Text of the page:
Publicat în 11 iulie 2012, 19:06 / 722 elite & idei

Oana Popescu: Elections without choice. Europe needs to stay the model

Oana Popescu: Elections without choice. Europe needs to stay the model

By Oana Popescu, for Stratfor

A few weeks ago, in a debate at the Copenhagen Business School, moderator and CNN anchor Richard Quest was asking panelists and students which of the numerous and important elections this year would be more instrumental in setting the tone globally – both from an economic and political point of view. US? France? Russia? China? Greece? All of the above? Or will none change the course of the world in any radical way?


In brief, the West can and needs to do just this: understand that our universal values are no more universal perhaps, in others’ view, than we consider theirs to be, so we need to make them attractive and worthy of their efforts to adopt them, should they ultimately do so. We need to stay the model.  

However, looking at European elections, in Greece and France, of late there also doesn’t seem to be as much actual choice in the word ‘election’ as the dictionary assigns to it. (…)

It still remains to be seen however if EU leaders can also propose meaningful options for a sustainable economic and political arrangement, a revigorated European project, beyond momentaneous firefighting. The absence of such alternative ideas being submitted for public debate by mainstream politics has so far generated the flurry of fringe parties, whether populist, extreme right or extreme left, gaining ever larger support everywhere on the continent. The problem with these ‘outsiders’ is not just that some of their ideas are morally and politically unacceptable, but also that they challenge the system itself. French economy Professor Catherine Samary says “yes, but when the system is underperforming to such an extent and seems to be so deeply compromised, I think we should accept that it be challenged; it’s the only way to help it regenerate!”   True, but if the mainstream does not find ways to integrate the acceptable ideas into its core structure, while rejecting the ones incompatible with its values and purpose, the risk is that even its most intrinsic and valuable principles may suffer or be lost. Amid growing worries about European competitiveness, stability and recovery from crisis, the Europe/US-bashing and China/India-praising rhetoric is gaining ground. The West is losing its value as a model and its credibility, not just for the world outside, but even internally.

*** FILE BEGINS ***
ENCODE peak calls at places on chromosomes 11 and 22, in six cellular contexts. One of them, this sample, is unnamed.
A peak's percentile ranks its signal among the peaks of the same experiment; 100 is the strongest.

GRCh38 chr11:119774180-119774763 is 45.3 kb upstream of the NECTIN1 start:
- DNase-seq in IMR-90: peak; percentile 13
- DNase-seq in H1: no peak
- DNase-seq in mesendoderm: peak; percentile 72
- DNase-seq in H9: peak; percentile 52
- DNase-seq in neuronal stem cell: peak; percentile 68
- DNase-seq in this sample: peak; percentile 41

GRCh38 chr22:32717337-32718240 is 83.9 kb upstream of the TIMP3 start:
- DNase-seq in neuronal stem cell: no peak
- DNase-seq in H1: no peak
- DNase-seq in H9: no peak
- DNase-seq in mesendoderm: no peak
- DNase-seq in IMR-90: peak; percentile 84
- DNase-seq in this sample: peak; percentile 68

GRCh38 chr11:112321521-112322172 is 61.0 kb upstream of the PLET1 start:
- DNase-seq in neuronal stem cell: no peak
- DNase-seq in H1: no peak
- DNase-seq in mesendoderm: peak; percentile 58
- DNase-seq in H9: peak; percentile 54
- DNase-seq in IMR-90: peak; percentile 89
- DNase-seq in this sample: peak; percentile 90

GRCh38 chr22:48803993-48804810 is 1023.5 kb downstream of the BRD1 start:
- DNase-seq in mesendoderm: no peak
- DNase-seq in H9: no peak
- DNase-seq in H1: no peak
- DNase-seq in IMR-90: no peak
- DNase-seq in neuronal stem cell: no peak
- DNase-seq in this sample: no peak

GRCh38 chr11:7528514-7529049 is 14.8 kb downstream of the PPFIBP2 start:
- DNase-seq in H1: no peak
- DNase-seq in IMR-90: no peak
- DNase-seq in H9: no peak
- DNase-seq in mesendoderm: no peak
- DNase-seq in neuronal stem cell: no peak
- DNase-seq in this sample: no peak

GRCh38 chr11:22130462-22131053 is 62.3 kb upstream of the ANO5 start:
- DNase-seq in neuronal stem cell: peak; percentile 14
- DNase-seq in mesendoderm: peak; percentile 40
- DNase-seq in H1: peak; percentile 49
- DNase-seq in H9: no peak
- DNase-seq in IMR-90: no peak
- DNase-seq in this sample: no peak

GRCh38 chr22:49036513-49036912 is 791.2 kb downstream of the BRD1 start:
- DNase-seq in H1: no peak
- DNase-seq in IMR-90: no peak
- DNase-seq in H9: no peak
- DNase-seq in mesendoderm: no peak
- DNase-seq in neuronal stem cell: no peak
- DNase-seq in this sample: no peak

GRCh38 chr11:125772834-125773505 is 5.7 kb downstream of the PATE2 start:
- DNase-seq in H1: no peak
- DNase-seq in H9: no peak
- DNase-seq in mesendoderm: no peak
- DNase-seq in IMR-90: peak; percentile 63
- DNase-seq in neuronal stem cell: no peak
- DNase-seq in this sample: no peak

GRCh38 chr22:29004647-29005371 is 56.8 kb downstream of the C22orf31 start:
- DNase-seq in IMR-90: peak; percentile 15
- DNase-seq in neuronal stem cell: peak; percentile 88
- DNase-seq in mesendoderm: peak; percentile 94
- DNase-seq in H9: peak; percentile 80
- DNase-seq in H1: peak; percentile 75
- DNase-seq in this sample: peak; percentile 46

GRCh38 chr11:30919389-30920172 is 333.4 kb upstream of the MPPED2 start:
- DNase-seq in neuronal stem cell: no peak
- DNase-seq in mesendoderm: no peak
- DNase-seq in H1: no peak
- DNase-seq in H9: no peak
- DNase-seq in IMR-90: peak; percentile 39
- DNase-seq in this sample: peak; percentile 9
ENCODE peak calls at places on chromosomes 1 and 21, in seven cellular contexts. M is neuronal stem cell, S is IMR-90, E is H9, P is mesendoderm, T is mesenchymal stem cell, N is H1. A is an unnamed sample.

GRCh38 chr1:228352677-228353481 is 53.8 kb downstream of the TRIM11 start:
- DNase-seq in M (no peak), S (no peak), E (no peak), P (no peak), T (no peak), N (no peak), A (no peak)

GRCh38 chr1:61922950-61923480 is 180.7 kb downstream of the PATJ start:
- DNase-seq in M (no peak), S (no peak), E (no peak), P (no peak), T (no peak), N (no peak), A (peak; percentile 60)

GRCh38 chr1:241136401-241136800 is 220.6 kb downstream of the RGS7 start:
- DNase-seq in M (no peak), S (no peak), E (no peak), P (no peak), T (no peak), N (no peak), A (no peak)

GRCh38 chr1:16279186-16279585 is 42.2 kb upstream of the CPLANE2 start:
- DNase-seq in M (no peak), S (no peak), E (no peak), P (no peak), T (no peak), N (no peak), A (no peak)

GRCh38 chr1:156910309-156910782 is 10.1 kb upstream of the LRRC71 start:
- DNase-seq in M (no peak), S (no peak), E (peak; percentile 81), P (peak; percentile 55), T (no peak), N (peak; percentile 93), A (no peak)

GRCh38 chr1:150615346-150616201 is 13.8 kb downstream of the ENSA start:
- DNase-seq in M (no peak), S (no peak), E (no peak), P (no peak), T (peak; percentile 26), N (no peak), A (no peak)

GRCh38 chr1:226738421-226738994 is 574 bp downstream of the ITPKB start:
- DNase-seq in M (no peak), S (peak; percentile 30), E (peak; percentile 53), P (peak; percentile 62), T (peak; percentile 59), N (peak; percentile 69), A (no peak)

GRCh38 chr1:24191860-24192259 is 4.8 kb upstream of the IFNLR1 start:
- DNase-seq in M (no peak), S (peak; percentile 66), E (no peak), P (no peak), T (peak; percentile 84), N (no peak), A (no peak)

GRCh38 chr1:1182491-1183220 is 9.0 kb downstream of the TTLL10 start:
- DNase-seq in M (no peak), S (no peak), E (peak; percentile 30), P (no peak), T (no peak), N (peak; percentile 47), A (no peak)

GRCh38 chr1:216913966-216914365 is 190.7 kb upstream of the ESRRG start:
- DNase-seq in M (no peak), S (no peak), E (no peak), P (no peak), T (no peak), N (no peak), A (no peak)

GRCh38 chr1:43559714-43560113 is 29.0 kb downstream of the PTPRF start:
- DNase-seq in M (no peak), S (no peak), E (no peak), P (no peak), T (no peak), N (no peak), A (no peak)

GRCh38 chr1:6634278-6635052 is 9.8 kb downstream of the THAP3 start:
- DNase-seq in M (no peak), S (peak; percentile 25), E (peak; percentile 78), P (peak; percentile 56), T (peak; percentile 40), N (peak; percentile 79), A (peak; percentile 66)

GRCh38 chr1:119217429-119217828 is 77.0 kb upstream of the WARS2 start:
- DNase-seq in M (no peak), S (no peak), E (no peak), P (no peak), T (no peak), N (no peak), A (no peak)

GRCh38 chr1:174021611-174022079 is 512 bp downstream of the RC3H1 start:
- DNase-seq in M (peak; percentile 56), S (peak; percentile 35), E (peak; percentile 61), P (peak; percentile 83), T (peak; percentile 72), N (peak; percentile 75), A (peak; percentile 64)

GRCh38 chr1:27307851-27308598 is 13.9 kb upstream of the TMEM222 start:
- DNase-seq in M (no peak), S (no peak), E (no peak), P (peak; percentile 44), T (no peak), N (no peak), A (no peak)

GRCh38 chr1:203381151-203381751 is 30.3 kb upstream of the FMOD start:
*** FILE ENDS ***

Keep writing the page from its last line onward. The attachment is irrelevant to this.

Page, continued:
Thrown into a defensive stance, the EU is increasingly seeing xenophobia, neo-fascism, neo-communism, racism, restriction of basic rights (see Schengen border controls, ACTA etc) at home. The European vicinity (the Western Balkans, Ukraine, the Caucasus) is losing the fascination with the West which prompted speedy reforms starting with the early ‘90s in former communist bloc countries which are now full members. Hence, EU neighbors are drifting away towards Russia or Turkey or are simply plunged into internal confusion. Glorification of the BRICS may be well deserved in many respects, but it also indirectly contributes to promoting values which are often opposed to modernity and human dignity.

If the EU and the West as a whole cannot find ways to bring choice back into their formulation of both policies and a grand strategy, into the relation between institutions and citizens (re-energizing democracy and leadership, in fact!), the course of the world may well be determined this year by a selection, with very little democracy to it, namely the succession process in China, rather than by the numerous other elections everywhere else. It is already, undoubtedly, one of the leadership changes to watch most closely, with long-term impact and most significant consequences globally. But China will need to work out its numerous and dramatic challenges back home before it can become a beacon for others and a responsible mentor, as Europe or the US have been for the past hundreds of years.

Stratfor Global Intelligence

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